The U.S. Department of Education has awarded SUNY Cortland a renewable, cooperative agreement to begin a five-year project to enhance the special education and general education curricula within its School of Education.
The federal government awarded an initial Special Education Pre-service Teacher Program Improvement Grant of $279,027 for 2010-11 on Oct. 1.
This type of cooperative agreement is funded from year to year by congressional appropriation. If the initiative is supported through 2015, the College will receive $1.4 million in federal support.
The school is making the curricular changes with an eye on where elementary education in the U.S. is headed in terms of serving students with special needs.
The School of Education faculty will use the grant to support the work to develop several areas of new curricula. One part of the changes will prepare future general education teachers to accommodate children with special needs in their classes. Another will ready future special education practitioners to incorporate specific content into their classes, for example, mathematics, science or reading. A third area of focus will be developing partnerships for placement of student teachers in schools where they can learn effective teaching strategies alongside experienced special education practitioners.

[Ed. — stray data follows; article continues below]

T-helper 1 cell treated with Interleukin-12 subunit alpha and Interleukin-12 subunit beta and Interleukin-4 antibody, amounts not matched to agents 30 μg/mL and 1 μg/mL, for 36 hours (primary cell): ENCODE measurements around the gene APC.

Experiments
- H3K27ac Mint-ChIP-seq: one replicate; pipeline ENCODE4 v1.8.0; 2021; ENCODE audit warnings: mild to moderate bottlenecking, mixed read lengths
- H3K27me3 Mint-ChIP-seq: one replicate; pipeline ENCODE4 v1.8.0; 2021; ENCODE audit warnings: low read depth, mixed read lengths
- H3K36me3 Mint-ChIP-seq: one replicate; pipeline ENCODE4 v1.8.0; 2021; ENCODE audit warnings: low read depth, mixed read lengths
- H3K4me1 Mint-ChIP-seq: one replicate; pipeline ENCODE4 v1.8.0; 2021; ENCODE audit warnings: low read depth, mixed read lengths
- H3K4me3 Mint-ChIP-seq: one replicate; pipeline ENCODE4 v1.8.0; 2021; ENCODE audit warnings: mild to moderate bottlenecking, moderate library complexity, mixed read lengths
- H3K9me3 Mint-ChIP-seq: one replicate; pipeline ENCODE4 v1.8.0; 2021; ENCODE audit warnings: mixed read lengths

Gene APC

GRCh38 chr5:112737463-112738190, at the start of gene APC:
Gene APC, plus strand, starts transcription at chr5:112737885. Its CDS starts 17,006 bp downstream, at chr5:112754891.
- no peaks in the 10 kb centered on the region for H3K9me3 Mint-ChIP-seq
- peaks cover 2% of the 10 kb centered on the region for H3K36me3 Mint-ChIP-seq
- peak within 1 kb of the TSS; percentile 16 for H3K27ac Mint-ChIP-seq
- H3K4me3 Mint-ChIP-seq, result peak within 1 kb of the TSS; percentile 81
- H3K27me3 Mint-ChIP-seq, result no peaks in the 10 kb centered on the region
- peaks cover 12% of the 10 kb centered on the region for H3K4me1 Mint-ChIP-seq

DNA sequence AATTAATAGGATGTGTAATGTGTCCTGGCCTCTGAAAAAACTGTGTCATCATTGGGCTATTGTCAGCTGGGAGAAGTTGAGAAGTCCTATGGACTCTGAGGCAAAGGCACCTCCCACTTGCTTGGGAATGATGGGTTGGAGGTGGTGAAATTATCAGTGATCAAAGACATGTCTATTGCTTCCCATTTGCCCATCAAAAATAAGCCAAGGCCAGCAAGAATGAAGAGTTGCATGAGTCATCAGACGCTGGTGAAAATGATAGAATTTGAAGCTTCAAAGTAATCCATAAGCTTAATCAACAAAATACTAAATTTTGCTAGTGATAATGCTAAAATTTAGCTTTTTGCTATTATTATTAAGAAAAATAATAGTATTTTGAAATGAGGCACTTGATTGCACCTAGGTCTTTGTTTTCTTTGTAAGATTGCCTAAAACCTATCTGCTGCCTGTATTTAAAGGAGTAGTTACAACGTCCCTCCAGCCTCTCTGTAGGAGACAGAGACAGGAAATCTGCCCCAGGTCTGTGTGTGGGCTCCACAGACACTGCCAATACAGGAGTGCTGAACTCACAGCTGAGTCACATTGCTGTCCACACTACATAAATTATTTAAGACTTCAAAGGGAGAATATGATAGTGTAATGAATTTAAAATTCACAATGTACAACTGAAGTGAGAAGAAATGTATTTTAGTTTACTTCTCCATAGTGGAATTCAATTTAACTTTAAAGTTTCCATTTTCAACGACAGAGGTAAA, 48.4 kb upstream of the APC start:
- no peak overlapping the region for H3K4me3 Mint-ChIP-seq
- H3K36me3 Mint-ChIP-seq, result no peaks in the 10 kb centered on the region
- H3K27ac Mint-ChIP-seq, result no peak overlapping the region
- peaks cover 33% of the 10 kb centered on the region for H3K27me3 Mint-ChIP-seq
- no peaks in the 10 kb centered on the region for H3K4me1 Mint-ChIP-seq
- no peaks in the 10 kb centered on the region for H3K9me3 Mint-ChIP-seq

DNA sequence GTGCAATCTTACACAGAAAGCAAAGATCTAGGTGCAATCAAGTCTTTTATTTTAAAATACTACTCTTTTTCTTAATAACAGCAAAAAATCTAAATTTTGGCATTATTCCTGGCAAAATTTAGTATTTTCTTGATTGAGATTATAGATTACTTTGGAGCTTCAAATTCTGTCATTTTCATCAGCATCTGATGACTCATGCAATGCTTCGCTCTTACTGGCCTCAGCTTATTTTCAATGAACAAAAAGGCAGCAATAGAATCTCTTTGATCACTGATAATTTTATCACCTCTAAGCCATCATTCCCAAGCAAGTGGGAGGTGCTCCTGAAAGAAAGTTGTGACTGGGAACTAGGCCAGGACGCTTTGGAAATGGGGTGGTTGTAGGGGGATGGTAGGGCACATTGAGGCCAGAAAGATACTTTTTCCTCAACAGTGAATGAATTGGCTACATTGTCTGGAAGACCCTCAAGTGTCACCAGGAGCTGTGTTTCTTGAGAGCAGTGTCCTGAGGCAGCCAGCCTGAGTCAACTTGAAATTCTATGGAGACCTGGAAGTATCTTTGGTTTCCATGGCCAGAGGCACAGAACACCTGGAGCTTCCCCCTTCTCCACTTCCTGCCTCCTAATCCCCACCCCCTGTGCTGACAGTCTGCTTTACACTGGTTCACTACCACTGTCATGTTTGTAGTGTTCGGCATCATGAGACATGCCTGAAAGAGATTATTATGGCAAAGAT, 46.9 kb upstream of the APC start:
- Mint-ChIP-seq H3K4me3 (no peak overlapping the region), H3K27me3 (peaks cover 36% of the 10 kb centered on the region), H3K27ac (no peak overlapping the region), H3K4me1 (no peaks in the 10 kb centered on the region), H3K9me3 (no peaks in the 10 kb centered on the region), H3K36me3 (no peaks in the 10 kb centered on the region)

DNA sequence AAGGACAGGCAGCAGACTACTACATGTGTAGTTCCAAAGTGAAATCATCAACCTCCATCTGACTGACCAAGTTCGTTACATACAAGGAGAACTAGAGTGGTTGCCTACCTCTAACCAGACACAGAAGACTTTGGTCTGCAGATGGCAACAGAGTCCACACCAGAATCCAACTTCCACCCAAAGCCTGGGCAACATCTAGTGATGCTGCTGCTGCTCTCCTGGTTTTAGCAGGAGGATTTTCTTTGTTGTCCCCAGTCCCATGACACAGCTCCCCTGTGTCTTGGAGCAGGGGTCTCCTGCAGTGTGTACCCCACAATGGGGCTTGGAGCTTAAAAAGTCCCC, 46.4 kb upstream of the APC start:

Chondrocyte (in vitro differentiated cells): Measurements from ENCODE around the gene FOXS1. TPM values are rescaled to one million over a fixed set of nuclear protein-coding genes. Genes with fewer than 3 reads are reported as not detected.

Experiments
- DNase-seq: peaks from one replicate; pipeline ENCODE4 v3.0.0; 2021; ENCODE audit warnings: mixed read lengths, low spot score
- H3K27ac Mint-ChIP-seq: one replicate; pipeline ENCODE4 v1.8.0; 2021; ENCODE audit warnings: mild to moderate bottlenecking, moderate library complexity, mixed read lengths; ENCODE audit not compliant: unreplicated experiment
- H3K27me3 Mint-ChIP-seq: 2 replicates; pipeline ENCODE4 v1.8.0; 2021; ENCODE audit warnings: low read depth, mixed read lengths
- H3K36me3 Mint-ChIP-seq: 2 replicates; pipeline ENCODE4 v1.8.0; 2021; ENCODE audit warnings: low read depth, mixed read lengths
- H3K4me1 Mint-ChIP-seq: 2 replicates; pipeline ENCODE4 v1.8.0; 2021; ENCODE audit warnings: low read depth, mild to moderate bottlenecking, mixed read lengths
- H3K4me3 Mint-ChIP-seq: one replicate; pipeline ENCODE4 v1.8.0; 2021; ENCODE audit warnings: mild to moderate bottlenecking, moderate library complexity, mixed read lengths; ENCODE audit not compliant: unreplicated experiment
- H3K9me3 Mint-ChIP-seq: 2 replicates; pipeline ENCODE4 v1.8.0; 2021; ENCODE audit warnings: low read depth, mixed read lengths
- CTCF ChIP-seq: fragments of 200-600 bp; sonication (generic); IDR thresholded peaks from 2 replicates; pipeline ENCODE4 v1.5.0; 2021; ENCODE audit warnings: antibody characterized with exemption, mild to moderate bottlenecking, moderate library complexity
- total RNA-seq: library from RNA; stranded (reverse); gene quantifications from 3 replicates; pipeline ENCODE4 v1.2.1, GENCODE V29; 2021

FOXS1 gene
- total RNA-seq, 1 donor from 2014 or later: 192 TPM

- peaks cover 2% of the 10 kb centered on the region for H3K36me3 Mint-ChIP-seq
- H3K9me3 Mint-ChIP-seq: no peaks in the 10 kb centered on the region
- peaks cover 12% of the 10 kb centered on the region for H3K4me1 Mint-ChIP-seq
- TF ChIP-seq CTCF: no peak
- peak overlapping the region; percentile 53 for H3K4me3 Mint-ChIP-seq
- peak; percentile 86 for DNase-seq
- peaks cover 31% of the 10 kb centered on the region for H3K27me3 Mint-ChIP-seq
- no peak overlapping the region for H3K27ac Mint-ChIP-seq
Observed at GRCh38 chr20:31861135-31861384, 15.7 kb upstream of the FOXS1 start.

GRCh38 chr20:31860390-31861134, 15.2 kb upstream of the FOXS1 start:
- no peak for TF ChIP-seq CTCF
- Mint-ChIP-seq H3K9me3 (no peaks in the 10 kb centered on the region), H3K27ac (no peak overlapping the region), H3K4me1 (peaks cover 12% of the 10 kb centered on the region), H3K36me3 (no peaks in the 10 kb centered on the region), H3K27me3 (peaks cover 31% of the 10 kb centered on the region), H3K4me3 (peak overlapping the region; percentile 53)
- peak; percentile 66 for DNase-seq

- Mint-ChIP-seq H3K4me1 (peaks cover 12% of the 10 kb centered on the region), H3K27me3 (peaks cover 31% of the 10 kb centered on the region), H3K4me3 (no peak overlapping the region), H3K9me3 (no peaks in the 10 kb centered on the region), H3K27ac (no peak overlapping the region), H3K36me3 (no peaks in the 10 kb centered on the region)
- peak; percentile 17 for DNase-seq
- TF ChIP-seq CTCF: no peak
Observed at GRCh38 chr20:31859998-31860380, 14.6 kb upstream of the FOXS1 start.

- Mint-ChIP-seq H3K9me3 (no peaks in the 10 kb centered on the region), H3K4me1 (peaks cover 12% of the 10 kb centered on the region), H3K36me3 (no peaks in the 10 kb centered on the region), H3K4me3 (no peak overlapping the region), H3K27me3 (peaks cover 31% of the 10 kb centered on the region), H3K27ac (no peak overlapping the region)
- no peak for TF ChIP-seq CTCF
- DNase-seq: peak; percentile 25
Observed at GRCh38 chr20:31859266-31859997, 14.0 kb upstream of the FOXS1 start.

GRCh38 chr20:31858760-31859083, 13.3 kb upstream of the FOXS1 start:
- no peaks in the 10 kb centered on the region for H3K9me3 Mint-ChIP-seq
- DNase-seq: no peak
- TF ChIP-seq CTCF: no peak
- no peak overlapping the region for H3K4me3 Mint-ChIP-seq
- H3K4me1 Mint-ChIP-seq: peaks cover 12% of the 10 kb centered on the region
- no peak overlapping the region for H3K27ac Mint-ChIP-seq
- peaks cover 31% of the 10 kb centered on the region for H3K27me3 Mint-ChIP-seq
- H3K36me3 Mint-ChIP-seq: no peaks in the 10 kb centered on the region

In both curricular programs, the faculty will design curricula that create better pathways for dual certification options: general education students who obtain certification in special education as well as special education teacher candidates who complete certification in a general education discipline.
John Cottone, interim dean of the School of Education and School of Professional Studies, serves as principal investigator on the grant, with co-principal investigators Kimberly Rombach, assistant professor of childhood/early childhood education; and David Smukler, assistant professor of foundations and social advocacy. Susan Stratton, Childhood/Early Childhood Education Department, and Judith Bentley, Foundations and Social Advocacy Department, will also serve as curriculum specialists on the project.